An extension of this reality is that many military officers are often expected to play many roles besides “warrior.” This is exemplified in combatant commanders. Combatant commanders oversee all assets in their respective areas of operation, coordinating all military, diplomatic, intelligence, and even development assets in their commands. Thus, they must have an intimate understanding of the command’s political context, often playing a regional political or diplomatic role themselves. One well-known example is the military’s response to the 2004 Indian Ocean Tsunami, Operation Unified Assistance. When disaster struck, the head of the U.S. Pacific Command, Adm. Thomas Fargo, immediately began working with counterparts at the State Department and USAID to coordinate a response with the resources of host nations Indonesia and Thailand.13

Officers are also trained managers within a bureaucracy. In her critique of the appointment of James Mattis as secretary of defense, War on the Rocks author Erin Simpson wrote that “warriors rarely make good bureaucrats.” She explained that Mattis, like many officers, hates bureaucratic responsibilities such as managing a budget and meeting with politicians.14 But, as described above, officers are in fact well acquainted with interagency meetings and budget management. Many are responsible for millions of dollars in equipment even as junior officers. While military personnel do inevitably lack the congressional contacts of seasoned political operatives, an officer is no less likely to have such contacts as other siloed national security professionals, such as foreign service officers. In this way, the real question is whether positions such as secretary of defense are best filled by national security experts or political figures.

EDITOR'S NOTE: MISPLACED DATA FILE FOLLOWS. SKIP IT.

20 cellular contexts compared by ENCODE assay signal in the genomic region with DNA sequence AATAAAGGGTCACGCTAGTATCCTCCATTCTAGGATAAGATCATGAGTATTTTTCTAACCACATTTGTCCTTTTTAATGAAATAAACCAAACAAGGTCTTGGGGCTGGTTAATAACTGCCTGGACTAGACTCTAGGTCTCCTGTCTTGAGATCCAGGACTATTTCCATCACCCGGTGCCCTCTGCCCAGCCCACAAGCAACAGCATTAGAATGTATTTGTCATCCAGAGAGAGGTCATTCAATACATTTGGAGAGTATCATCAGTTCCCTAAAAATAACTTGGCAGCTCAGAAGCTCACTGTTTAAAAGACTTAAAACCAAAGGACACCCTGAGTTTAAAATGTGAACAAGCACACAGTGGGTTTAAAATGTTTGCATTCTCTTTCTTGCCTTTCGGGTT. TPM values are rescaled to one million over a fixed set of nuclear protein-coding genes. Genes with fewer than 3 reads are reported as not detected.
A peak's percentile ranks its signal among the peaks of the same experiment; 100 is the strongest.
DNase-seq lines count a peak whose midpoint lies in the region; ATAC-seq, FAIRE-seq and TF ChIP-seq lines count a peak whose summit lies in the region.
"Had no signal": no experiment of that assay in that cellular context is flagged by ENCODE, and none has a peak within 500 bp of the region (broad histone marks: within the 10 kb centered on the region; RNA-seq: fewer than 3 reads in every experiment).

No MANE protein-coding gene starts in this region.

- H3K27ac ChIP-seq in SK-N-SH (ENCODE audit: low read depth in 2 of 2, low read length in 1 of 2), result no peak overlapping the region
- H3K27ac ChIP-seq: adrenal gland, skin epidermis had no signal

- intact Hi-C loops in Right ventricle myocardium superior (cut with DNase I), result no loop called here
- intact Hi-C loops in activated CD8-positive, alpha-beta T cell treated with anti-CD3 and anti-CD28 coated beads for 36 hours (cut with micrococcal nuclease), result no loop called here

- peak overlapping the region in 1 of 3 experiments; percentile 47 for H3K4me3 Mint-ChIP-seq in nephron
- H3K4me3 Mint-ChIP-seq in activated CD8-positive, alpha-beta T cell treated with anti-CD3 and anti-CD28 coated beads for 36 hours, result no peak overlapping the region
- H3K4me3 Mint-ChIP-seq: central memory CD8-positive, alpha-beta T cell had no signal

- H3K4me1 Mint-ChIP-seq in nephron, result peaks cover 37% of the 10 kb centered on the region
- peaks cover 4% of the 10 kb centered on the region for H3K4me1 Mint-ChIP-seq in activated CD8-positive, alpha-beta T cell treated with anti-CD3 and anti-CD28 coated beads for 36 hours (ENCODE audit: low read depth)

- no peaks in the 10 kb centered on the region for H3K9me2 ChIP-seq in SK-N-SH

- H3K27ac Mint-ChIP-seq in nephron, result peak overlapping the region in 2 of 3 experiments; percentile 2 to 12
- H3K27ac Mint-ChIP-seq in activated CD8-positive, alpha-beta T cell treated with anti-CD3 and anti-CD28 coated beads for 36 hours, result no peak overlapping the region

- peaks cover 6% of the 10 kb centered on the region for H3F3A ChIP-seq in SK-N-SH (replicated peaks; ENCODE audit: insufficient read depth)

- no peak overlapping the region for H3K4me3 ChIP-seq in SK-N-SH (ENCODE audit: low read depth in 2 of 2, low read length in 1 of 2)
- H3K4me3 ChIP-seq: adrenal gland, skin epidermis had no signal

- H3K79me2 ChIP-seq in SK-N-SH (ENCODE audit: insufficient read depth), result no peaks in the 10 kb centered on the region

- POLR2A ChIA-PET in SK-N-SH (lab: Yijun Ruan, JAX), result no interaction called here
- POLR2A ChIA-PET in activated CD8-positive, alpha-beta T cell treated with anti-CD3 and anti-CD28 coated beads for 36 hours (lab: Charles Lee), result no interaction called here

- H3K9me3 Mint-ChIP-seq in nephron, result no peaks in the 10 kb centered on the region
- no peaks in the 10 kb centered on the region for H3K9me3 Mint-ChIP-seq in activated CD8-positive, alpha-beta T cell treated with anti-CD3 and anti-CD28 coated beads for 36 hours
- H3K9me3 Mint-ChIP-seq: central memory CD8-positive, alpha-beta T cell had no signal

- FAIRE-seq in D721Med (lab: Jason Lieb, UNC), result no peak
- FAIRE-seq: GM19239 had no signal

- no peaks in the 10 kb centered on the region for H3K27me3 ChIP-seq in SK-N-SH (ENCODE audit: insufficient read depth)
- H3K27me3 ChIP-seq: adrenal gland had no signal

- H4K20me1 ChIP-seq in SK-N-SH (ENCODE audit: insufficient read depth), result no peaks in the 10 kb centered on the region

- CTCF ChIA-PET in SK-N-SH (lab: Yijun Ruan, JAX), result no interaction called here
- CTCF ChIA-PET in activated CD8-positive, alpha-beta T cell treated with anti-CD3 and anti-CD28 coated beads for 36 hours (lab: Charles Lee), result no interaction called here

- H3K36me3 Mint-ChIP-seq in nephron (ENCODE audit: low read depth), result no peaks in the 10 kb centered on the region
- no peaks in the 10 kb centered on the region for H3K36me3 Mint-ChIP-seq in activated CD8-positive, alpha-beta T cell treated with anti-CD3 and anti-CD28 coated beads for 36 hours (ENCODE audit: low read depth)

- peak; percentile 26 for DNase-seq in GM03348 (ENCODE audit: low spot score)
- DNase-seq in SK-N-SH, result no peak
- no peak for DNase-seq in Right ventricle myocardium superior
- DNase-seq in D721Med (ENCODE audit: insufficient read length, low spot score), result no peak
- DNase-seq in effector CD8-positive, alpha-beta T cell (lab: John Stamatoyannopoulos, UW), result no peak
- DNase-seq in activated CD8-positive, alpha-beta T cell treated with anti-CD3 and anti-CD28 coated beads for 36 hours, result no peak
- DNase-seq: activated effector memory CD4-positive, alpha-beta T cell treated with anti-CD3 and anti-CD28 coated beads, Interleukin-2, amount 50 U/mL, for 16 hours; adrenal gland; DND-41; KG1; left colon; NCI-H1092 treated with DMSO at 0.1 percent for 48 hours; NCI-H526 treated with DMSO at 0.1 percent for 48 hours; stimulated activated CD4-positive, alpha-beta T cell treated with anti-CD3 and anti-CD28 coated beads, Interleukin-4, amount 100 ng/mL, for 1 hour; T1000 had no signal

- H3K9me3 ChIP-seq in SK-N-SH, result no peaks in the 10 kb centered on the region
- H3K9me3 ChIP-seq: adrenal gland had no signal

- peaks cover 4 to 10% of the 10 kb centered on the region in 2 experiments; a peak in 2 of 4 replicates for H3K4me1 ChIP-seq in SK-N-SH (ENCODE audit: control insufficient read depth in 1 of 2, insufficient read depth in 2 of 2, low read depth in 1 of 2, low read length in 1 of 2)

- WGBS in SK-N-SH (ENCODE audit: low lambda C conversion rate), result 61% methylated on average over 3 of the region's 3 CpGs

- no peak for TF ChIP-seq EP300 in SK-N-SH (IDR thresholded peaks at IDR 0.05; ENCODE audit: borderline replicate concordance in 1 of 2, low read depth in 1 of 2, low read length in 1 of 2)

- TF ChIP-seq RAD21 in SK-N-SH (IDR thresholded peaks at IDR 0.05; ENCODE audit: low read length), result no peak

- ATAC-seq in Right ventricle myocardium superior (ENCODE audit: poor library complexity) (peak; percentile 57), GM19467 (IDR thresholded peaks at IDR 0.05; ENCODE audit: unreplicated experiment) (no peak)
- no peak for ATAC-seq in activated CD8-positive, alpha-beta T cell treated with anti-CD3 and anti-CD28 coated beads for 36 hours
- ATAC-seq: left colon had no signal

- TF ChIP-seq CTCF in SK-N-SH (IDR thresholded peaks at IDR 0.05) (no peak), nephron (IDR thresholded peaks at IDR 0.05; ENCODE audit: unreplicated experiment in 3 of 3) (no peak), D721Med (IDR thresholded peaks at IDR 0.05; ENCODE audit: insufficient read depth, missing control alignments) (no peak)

The training of modern officers prepares them for policymaking roles